Currently have a floor to ceiling brick wall with a wood burning stove that connects to a round flue tile about 32" from the floor and then has a standard cinder block with tile liner up to the roof. Want to get rid of the stove and install a direct vent freestanding or wall mounted gas fireplace. Can I use the existing flue and install the coaxial type vent pipes required by the direct vent fireplace? Don't want to use a gas stove and can't use an insert. I want the finished product to look like a real fireplace.

Spoke with a fireplace pro over the weekend who told me for direct vent units the flue opening should be about 36 inches high to allow about 22" of vertical rise before entering the first right angle into the flue. Will use flexible coaxial pipe for venting all the way to the roof. Prefer this method rather than breaking through the outside brick chimney.

2 Answers 2


Hard to say without seeing it, but typically you can use the existing flue provided you add the proper direct vent chimney insert for your particular gas fireplace. Alternatively, you can possibly knock a hole in the back of your chimney and just go out the side if you'd prefer (more labor, but less flue inserts you'd need to purchase).


We actually did this recently. We ended up taking a direct vent unit and have the exhaust going through the existing flue (about 20'). For intake air, we're letting it take it from inside the house (since this isn't a primary heating unit, the loss in efficiency isn't a big concern for us). We've ran it a few times and seems to be working just fine.

  • I would generally agree with the shortest route from insert to the vent. Direct venting in your unit can be sensitive to the differential air pressure between the vent exit and the location of the heater unit. (See next comment).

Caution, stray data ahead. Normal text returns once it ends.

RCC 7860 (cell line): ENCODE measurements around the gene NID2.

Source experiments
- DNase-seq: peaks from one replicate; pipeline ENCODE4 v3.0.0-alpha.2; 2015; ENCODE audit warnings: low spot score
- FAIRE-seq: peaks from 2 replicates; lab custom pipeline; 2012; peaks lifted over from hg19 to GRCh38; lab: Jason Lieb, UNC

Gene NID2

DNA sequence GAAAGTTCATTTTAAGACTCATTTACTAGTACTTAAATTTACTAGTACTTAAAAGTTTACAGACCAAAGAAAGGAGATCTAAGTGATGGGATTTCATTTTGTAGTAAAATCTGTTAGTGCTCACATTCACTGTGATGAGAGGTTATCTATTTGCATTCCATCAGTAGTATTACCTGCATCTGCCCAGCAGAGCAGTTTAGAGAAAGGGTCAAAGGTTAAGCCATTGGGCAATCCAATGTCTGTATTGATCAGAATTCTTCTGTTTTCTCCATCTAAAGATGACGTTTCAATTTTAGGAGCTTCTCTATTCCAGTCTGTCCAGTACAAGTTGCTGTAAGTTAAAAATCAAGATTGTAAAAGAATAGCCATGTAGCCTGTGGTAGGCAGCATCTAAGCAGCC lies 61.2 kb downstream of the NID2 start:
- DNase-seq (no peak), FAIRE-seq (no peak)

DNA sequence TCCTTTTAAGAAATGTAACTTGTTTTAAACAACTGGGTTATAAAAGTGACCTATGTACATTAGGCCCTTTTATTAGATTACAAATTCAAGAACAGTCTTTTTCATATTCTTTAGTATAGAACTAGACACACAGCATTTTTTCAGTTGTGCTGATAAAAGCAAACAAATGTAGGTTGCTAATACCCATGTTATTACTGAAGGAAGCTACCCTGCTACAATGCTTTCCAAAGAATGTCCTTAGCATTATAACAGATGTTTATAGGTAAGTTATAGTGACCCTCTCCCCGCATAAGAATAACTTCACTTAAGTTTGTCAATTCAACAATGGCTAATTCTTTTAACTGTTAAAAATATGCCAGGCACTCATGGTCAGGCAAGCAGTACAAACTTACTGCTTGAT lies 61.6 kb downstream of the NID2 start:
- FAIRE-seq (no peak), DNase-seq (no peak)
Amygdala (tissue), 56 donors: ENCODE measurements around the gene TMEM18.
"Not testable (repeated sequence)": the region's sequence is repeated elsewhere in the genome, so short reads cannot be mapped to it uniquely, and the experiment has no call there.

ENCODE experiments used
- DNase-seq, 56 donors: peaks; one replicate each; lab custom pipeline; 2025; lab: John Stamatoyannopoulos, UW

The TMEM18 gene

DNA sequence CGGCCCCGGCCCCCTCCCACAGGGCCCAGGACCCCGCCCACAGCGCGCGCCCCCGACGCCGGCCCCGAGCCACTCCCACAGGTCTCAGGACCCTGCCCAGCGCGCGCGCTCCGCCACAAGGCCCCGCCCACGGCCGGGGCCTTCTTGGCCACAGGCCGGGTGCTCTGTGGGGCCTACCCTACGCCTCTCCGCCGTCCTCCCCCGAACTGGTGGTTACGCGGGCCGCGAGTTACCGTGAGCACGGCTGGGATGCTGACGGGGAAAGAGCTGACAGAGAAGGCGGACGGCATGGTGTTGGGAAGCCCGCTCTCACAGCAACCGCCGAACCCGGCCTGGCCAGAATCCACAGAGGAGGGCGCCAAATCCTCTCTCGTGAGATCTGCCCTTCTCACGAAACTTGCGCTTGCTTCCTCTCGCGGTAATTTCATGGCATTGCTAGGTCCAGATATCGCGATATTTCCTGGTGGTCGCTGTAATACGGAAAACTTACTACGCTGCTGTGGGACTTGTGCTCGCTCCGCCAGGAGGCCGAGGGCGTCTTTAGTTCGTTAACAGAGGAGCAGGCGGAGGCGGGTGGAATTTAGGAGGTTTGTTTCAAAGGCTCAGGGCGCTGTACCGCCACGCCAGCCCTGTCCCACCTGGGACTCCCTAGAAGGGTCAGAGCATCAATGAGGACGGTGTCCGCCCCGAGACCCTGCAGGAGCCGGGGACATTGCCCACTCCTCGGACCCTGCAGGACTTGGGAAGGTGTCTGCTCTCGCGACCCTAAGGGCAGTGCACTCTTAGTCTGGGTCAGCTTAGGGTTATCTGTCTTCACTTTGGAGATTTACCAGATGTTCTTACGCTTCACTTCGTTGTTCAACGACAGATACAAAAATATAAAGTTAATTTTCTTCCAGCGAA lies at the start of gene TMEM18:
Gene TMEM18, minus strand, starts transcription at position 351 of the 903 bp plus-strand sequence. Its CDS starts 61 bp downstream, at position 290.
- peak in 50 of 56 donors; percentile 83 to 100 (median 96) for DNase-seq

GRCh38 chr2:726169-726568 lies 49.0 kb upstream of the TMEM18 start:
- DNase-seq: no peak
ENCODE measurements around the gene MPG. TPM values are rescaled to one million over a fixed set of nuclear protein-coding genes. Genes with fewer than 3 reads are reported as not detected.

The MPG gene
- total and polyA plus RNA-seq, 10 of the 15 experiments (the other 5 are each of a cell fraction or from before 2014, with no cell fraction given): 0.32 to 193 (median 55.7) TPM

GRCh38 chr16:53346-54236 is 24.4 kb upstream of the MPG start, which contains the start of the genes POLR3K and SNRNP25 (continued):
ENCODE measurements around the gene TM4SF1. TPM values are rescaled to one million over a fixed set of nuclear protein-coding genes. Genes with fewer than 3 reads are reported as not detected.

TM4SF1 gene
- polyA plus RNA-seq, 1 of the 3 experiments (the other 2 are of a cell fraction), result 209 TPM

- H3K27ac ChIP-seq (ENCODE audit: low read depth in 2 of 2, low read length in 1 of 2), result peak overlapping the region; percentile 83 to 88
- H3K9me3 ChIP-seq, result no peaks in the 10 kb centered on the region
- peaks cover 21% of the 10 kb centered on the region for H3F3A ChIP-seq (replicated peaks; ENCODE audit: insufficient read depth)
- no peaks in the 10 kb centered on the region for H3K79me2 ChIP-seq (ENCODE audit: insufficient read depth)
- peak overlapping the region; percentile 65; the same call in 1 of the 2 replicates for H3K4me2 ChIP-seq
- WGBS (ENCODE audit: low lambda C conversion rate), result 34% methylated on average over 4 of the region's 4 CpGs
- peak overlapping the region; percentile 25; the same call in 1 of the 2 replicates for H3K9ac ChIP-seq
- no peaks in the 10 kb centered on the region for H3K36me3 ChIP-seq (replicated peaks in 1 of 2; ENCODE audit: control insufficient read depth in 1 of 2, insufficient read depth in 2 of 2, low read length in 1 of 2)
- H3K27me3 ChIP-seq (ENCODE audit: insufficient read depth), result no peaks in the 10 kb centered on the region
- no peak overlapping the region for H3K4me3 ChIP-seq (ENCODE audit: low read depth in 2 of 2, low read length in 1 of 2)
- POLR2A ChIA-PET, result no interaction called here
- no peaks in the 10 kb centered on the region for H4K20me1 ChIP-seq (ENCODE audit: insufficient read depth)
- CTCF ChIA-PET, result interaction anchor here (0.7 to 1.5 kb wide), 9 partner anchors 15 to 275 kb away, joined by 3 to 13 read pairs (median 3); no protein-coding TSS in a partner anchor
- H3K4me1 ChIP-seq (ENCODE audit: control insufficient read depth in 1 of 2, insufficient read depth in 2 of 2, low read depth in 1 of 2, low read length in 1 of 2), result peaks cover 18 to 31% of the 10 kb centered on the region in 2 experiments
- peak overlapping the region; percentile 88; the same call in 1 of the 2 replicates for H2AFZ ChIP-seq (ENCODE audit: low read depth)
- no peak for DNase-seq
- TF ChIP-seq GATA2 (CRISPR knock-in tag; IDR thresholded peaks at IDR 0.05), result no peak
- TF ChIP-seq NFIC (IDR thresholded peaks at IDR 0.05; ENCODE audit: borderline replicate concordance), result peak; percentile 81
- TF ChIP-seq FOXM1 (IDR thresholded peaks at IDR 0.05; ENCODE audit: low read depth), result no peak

– Michael Karas
    Nov 13, 2013 at 13:09
  • 1
    I once installed a direct vent heater unit in a basement and had to arrange for the vent to rise up about 5 to 6 feet above the heater level so that the vent exit on the outside was above grade. This caused great difficulty in getting the heater to work properly till I purchased a whole different pressure safety switch assembly. The switch in the unit had been specified for an application where the vent went straight out the back of the unit and was not adjustable enough to deal with the differential pressure, during heater operation, caused by the elevation to the vent exit.
    – Michael Karas
    Nov 13, 2013 at 13:10

Get a copy of the installation guide for the prospective direct-vent fireplace, and read it carefully to verify that what you want to do is within specifications. Some may not handle that long a flue, especially if designed as "condensing" units, which strip nearly all the heat out of the exhaust gases. Without that heat, the blower inside the unit has to blow the exhaust all the way out the pipe without assistance from thermal buoyancy.

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